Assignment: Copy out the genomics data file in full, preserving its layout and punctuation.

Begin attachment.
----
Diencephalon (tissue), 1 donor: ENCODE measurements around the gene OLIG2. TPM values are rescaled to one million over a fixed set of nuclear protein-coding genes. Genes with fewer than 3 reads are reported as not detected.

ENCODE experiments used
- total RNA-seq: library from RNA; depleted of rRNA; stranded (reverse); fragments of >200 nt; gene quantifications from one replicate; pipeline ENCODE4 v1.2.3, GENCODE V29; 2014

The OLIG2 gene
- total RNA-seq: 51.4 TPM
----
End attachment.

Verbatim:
Diencephalon (tissue), 1 donor: ENCODE measurements around the gene OLIG2. TPM values are rescaled to one million over a fixed set of nuclear protein-coding genes. Genes with fewer than 3 reads are reported as not detected.

ENCODE experiments used
- total RNA-seq: library from RNA; depleted of rRNA; stranded (reverse); fragments of >200 nt; gene quantifications from one replicate; pipeline ENCODE4 v1.2.3, GENCODE V29; 2014

The OLIG2 gene
- total RNA-seq: 51.4 TPM